DART’s story is a story of a community’s journey. For generations, women who were abused by someone they loved lived in terror and pain because there was no place for them to go if they left. Some spent a lifetime being beaten and abused by their partners. Some were actually killed. Some committed suicide in their despair.
In 1989, the Ruston Mayor’s Commission began to study the issue of domestic violence. This group held public forums on the topic, with speakers representing law enforcement, counseling, domestic violence programs in nearby parishes, and victims and survivors of domestic abuse. In 1990, they decided to gather monthly statistics on domestic violence calls from local law enforcement agencies. Three years later, these statistics revealed that not only did our community have a problem with domestic violence, but that problem was growing. This information was used in the first grant applications for the newly formed organization called the Domestic Abuse Resistance Team. The founding members of DART were Judge Robert James, District Attorney Bob Levy, Judge Joe Bleich, Terry Nix, and Terrie Queen Autrey. Although not on the founding board, two other people were essential in organizing, incorporating, and applying for initial grants to operate. Dr. Terry McConathy did the original grant-writing for our organization, and Cinda Terral, a law clerk at the time, organized all documents needed for incorporation.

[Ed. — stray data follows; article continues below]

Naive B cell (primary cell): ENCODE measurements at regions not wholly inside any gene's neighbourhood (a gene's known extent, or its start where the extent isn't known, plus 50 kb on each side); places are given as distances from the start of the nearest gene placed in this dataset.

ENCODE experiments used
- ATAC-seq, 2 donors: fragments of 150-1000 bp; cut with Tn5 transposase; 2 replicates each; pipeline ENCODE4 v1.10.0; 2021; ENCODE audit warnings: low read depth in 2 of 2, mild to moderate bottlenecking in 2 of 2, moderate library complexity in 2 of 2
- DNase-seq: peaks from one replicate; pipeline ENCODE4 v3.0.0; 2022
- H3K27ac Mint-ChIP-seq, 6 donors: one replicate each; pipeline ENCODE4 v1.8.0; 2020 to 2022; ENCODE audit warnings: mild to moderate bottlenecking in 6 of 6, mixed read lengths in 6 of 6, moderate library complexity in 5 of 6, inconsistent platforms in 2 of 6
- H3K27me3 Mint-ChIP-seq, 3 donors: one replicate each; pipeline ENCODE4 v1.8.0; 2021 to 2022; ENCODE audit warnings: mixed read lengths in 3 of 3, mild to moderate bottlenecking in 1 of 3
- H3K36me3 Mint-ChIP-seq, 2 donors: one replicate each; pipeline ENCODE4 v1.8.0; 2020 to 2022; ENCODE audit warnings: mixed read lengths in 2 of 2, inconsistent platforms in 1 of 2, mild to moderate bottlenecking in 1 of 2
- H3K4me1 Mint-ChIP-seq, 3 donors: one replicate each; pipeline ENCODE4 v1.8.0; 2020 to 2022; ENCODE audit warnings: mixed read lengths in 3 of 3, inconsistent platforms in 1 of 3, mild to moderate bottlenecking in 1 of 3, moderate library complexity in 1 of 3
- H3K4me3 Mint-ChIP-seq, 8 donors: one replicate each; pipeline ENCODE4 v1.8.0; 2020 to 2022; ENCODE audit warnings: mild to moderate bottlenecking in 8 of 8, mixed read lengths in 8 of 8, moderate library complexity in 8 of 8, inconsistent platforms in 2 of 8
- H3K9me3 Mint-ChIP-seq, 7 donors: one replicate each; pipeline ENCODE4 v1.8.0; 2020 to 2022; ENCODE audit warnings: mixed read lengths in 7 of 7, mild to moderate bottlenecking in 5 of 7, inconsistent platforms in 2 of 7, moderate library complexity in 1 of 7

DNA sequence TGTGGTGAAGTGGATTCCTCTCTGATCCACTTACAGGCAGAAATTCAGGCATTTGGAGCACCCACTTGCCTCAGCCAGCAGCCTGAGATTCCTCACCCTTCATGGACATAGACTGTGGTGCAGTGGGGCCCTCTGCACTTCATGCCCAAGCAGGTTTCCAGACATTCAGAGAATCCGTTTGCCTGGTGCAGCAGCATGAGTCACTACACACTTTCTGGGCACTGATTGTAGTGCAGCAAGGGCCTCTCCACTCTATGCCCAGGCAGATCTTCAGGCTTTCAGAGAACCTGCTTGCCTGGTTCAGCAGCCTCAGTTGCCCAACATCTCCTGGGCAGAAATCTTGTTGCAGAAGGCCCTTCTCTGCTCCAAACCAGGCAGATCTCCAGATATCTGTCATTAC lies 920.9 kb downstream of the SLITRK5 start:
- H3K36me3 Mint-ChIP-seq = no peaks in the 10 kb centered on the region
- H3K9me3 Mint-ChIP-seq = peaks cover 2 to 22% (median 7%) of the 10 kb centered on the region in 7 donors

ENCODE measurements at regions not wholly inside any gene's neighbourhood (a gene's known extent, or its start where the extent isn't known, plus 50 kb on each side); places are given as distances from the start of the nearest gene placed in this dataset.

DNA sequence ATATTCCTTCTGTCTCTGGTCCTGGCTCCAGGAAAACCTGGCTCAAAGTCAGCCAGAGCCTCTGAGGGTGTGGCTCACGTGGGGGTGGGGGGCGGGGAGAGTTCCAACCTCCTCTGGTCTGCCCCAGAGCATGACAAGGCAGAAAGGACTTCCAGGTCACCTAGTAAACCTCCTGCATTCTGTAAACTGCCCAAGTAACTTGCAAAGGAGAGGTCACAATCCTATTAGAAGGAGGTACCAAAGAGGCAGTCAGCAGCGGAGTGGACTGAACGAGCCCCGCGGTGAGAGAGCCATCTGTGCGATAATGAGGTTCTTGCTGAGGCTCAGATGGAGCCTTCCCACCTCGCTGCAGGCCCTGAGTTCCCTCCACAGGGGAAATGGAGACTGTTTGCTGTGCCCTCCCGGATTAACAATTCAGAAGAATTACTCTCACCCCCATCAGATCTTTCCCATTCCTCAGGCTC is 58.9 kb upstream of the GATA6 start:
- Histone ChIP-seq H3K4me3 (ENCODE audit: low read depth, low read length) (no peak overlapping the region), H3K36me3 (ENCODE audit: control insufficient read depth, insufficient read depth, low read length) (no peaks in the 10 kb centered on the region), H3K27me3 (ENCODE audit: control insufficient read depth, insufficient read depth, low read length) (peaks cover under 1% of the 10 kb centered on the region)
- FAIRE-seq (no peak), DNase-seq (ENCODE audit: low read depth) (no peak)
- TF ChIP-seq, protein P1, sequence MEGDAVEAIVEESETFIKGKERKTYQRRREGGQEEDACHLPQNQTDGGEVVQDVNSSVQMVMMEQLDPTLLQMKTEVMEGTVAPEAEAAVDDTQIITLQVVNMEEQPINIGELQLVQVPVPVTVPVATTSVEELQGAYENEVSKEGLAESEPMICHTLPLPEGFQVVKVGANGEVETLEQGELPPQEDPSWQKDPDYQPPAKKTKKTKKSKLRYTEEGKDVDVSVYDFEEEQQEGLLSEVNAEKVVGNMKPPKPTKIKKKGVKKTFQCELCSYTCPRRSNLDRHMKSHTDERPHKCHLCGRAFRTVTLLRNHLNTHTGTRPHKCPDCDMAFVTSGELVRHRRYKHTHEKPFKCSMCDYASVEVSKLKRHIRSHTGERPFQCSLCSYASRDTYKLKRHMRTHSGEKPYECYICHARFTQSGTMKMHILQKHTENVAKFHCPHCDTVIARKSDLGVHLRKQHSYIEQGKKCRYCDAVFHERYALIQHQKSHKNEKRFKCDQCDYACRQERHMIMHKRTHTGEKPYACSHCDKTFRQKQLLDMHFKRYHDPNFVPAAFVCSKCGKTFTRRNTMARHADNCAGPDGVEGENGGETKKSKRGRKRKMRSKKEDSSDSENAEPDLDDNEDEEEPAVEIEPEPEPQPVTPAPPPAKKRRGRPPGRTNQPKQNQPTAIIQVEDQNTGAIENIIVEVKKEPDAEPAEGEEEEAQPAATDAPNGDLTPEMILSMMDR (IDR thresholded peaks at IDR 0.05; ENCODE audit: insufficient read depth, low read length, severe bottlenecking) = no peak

DART opened its doors in 1994. Initially, we operated both our office and our shelter at 813 N. Trenton Street in Ruston. Our shelter could house eight people. In our first year, we served only Lincoln Parish, with a staff of two people. Volunteers filled a crucial role in our services. They performed virtually any task needed to run our program, including a 24-hour crisis line, 24-hour shelter duty, transportation, office work, maintenance, fundraising, and mentoring. In the subsequent years, we moved to a larger shelter which could house up to twelve people, and opened an office at 108 W. Alabama in Ruston. In addition, we began to serve outlying rural parishes, and opened offices in each of them. Currently, DART serves seven parishes, with a dedicated staff of 21 people. Through faithful coverage of our efforts and growth by our local paper, the Ruston Daily Leader, DART’s reputation has grown and community involvement has increased. DART is recognized throughout the state as an outstanding example of a grass-roots effort which, with dedicated community support, has grown into a strong and caring organization committed to serving and supporting families who suffer from domestic violence.